Light is an element that is naturally fascinating to children. As they explore materials and experiment with placement, children are creating ever-changing murals and learning many principals in the process.


Which items are transparent and which are opaque? What can we learn about objects by examining their silhouettes?


How does projected light change the size of our designs?


What designs can we make with sand and light? How does this material change our experience with making marks?


Light is considered a guiding teaching strategy in Reggio-inspired learning environments as explained by the following quote:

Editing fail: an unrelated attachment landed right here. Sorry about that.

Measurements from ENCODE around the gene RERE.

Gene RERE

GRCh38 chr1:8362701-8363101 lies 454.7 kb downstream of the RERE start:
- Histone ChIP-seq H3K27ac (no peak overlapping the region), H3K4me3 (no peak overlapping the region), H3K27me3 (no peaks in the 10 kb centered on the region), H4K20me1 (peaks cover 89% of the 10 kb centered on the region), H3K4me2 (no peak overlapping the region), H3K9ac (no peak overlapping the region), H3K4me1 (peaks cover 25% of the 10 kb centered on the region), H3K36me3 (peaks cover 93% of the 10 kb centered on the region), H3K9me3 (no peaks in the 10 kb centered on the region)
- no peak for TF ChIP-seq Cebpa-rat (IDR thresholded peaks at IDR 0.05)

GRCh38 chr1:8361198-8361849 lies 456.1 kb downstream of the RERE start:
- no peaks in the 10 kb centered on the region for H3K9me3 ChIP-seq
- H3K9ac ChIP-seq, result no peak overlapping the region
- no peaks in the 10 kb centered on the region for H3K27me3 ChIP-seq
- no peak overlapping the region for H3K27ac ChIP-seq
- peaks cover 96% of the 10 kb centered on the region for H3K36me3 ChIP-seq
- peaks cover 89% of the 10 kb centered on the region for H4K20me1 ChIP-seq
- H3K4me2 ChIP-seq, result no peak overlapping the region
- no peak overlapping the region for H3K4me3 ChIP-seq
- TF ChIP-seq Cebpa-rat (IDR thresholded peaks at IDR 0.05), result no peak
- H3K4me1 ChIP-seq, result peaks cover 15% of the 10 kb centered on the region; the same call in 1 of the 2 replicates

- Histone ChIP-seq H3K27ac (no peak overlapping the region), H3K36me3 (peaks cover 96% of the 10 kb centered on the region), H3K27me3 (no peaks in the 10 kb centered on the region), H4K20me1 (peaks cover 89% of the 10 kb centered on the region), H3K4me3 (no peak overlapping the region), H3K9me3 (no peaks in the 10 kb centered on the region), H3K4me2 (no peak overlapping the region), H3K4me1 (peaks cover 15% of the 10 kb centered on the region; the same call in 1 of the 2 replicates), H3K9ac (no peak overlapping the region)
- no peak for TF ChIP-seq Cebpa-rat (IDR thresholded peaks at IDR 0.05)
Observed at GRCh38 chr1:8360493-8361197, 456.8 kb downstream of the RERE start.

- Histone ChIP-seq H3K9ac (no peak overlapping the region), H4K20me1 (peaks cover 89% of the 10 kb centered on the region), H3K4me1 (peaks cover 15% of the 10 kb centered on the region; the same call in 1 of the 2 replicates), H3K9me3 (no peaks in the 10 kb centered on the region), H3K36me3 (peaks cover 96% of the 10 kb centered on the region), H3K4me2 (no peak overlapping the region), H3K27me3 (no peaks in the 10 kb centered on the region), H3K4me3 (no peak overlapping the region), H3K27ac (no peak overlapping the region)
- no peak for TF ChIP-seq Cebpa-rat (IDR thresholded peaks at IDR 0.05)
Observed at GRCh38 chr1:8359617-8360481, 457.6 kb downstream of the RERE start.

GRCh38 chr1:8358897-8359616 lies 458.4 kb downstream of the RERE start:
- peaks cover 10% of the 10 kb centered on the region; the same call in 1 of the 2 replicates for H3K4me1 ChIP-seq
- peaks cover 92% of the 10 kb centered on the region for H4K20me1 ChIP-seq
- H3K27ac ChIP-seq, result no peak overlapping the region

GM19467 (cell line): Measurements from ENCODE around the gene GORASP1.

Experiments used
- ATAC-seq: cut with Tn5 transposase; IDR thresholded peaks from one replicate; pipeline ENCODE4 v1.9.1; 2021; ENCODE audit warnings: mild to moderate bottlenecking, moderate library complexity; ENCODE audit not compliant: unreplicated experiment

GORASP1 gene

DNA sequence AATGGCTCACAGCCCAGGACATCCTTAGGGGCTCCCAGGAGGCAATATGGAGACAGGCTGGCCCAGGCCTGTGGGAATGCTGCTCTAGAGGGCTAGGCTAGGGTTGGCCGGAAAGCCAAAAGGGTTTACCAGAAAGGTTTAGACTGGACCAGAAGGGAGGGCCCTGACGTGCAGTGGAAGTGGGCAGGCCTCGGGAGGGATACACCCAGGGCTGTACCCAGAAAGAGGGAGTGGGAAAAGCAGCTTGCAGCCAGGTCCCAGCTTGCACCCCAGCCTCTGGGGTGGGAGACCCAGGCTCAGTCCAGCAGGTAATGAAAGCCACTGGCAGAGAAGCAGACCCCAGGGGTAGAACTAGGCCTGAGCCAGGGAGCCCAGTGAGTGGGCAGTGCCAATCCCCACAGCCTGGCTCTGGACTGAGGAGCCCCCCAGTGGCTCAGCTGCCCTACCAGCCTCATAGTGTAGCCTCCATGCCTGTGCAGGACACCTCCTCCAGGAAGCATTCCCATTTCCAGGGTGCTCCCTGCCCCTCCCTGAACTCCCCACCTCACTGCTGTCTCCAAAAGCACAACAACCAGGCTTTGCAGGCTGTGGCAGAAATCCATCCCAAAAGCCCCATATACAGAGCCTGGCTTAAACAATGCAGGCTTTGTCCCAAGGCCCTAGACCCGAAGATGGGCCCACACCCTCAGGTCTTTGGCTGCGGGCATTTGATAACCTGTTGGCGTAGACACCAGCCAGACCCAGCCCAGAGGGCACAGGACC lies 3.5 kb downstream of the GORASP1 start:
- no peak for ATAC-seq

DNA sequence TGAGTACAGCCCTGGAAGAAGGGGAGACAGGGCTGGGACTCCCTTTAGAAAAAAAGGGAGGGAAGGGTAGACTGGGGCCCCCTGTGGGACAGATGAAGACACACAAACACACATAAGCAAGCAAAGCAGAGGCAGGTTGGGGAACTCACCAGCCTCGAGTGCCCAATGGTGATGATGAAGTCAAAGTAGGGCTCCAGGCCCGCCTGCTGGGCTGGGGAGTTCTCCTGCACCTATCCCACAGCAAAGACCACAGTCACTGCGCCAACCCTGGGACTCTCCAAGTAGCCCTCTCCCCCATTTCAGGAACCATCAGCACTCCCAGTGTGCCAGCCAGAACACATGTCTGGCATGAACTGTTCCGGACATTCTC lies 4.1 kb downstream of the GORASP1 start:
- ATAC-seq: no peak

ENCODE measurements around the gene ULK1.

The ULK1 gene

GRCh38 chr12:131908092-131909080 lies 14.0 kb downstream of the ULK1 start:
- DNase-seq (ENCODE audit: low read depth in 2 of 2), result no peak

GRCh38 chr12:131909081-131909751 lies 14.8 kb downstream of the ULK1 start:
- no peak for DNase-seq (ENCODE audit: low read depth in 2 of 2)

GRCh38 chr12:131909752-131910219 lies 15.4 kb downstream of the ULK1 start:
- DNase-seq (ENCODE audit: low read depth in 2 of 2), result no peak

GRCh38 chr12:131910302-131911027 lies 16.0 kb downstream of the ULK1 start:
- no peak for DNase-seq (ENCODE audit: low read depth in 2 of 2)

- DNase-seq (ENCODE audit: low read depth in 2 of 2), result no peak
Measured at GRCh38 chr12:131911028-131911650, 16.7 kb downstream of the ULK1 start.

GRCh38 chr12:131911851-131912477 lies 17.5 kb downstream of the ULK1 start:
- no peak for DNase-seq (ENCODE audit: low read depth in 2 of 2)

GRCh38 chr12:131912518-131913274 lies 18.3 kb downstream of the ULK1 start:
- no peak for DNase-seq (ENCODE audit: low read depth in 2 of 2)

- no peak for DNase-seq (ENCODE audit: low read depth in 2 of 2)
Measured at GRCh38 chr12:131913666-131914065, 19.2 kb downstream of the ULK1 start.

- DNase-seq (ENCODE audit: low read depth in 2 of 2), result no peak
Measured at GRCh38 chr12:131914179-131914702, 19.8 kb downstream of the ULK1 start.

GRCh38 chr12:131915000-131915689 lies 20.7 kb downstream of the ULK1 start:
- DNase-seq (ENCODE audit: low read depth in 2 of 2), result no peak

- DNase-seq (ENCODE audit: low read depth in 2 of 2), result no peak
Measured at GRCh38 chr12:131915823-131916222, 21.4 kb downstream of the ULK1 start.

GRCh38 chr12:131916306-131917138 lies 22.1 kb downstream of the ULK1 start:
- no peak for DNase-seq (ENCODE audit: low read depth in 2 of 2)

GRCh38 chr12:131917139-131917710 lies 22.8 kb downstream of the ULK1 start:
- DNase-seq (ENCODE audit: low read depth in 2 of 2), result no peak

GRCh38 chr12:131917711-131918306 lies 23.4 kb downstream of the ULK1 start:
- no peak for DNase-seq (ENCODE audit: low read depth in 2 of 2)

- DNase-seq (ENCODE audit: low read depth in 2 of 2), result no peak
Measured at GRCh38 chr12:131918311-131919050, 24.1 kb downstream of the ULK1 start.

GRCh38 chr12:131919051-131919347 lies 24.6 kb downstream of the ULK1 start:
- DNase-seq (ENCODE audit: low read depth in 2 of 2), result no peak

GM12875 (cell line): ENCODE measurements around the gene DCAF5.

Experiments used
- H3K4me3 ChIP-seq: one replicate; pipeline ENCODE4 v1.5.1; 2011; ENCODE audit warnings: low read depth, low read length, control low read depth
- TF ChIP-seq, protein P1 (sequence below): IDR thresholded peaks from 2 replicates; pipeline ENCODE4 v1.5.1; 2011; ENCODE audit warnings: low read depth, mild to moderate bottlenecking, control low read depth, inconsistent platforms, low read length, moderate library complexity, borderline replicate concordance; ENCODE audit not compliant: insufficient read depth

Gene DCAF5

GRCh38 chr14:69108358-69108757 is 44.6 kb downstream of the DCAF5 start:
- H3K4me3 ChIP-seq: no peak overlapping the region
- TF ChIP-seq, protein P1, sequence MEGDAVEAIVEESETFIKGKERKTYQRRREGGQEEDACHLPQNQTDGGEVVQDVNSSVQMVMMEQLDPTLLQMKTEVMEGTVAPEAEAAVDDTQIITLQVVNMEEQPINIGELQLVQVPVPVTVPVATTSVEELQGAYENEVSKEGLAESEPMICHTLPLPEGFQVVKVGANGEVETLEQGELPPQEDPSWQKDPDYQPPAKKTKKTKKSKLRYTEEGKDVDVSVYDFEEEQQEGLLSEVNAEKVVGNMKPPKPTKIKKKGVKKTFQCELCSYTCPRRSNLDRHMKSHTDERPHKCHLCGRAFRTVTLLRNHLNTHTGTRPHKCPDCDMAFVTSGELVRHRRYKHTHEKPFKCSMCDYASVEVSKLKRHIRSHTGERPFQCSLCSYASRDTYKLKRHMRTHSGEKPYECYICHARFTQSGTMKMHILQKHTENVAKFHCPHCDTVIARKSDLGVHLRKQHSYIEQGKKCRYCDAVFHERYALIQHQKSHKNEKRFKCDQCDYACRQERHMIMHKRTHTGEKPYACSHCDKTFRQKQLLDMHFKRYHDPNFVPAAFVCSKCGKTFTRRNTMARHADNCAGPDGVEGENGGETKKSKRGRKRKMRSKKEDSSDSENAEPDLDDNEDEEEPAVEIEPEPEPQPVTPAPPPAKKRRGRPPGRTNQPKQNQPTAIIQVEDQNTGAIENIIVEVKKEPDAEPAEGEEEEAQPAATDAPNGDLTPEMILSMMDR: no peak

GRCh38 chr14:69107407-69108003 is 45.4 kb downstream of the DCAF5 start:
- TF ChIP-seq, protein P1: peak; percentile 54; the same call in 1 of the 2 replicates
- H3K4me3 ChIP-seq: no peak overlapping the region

“The teachers prepare the environment to allow light into the room, to flood light from underneath and through objects on the light table, to create shadows on the floor and the wall with an overhead projector. This emphasis comes from a deep understanding of how light calls our attention to changes in color, form, and motion, to personal perspective, and to a ubiquitous and integrative source that brings disparate objects into eloquent relations” (Edwards, Gandini & Forman, Hundred Languages of Children, 3rd Edition, p. 374).